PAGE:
Bretton Woods system and its gold standard fell apart 45 years ago this month
by Ben Steil, Market Watch:
“The dollar and gold are synonymous,” Harry Dexter White, the architect of the Bretton Woods international monetary system, told Congress in 1945. “There is no likelihood that . . . the United States will, at any time, be faced with the difficulty of buying and selling gold at a fixed price freely.”
Under the Bretton Woods system, currencies were tied to the U.S. dollar at a fixed rate, and the dollar was in turn tied to gold GCZ6, -0.56% at $35 an ounce. Today there is much nostalgia about Bretton Woods — a belief that the quarter-century from 1946 to Aug. 15, 1971 (when the system collapsed) was a golden era of monetary stability. But the reality was very different.
Although the International Monetary Fund was inaugurated in 1946, the first nine European countries to meet the requirements of its Article VIII — that their currencies be freely convertible into dollars at a fixed rate — didn’t do so until 1961. And by then, the system was already coming under enormous strain, as the U.S. — contrary to White’s assurances — was losing gold reserves.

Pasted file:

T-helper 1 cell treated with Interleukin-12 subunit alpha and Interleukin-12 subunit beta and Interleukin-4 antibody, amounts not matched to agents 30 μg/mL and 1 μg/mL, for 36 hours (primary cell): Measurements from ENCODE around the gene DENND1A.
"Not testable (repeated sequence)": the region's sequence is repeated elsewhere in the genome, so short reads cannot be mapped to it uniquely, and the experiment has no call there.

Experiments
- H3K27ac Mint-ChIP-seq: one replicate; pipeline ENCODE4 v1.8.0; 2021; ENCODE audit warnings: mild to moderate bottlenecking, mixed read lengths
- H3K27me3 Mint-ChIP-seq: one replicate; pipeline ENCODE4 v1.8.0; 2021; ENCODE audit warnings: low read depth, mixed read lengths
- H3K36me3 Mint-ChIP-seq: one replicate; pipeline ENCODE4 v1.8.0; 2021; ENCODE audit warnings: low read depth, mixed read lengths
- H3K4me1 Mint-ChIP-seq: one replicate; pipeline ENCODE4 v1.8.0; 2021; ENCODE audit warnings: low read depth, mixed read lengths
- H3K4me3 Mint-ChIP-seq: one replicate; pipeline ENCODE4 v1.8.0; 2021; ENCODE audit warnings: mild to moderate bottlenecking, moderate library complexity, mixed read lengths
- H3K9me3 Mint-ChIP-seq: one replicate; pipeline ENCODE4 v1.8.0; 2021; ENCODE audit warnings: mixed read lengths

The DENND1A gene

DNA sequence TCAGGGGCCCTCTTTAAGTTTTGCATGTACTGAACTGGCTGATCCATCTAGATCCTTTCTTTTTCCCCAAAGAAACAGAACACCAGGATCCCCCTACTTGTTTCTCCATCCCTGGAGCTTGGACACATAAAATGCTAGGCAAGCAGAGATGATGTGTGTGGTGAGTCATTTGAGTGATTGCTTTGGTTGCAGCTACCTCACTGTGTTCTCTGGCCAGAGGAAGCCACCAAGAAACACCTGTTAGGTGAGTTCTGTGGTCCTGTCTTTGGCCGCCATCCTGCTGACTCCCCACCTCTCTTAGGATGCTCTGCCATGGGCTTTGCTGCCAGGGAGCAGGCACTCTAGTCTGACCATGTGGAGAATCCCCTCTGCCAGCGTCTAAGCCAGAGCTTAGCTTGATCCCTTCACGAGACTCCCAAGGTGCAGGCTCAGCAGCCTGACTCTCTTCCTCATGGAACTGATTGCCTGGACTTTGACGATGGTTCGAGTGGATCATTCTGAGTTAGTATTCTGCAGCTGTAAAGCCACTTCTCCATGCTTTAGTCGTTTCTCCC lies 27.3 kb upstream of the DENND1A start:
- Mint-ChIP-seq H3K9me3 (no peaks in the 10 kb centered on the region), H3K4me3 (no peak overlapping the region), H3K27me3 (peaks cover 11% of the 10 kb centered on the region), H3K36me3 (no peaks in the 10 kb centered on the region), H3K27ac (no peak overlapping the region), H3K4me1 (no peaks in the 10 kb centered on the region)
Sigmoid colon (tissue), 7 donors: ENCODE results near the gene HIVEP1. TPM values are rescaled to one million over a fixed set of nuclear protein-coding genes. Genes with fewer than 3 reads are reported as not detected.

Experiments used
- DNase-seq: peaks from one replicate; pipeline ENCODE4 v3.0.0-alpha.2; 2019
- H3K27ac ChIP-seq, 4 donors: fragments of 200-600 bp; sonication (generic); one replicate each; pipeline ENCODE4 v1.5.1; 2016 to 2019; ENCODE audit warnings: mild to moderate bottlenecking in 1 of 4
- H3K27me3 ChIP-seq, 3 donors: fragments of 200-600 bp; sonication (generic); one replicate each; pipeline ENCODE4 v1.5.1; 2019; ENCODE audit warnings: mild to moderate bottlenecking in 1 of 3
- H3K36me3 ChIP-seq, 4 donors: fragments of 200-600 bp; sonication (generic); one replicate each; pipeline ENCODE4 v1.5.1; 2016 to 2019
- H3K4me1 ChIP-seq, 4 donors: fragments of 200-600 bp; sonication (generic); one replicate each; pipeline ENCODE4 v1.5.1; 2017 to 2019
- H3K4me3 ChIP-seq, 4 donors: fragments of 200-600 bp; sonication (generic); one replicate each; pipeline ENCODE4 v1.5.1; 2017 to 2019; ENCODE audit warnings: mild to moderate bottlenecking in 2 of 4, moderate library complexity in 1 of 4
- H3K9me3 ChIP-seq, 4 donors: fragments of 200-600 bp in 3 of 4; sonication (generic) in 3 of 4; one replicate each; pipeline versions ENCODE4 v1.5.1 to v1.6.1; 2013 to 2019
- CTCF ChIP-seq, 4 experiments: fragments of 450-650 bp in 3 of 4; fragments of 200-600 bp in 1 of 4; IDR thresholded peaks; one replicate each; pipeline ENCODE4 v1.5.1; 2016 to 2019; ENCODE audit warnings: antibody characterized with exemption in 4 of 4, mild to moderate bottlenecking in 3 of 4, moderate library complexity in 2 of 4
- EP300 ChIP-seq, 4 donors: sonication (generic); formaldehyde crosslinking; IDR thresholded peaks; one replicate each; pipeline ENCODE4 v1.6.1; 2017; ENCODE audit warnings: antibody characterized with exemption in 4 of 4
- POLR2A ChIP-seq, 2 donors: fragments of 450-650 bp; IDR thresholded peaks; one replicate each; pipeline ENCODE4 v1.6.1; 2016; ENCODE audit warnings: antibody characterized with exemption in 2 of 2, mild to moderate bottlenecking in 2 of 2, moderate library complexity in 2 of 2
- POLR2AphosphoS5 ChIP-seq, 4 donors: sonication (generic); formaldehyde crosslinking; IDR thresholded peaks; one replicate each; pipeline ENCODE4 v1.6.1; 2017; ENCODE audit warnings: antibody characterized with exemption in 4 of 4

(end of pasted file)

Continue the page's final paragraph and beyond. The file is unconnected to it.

The fundamental problem was that the United States couldn’t simultaneously keep the world adequately supplied with dollars and sustain the large gold reserves required by its gold-convertibility commitment. The logic was laid bare by economist Robert Triffin in his now-famous 1960 congressional testimony. There were, he explained, “absurdities associated with the use of national currencies as international reserves.” It constituted a “‘built-in destabilizer’ in the world monetary system.” The European dollar-convertibility pledges, far from representing the final critical step into a new monetary era, “merely return[ed] the world to the unorganized and nationalistic gold exchange standard of the late 1920s.”
When the world accumulated dollars as reserves, rather than gold, it put the United States in an impossible position. Foreigners lent the excess dollars back to the U.S. This increased U.S. short-term liabilities, which implied the U.S. should boost its gold reserves to maintain its convertibility pledge. But here’s the rub: if it did so, the global dollar “shortage” persisted; if it didn’t, the U.S. ultimately wound up hopelessly trying to guarantee more and more dollars with less and less gold. This became known as “the Triffin dilemma.”
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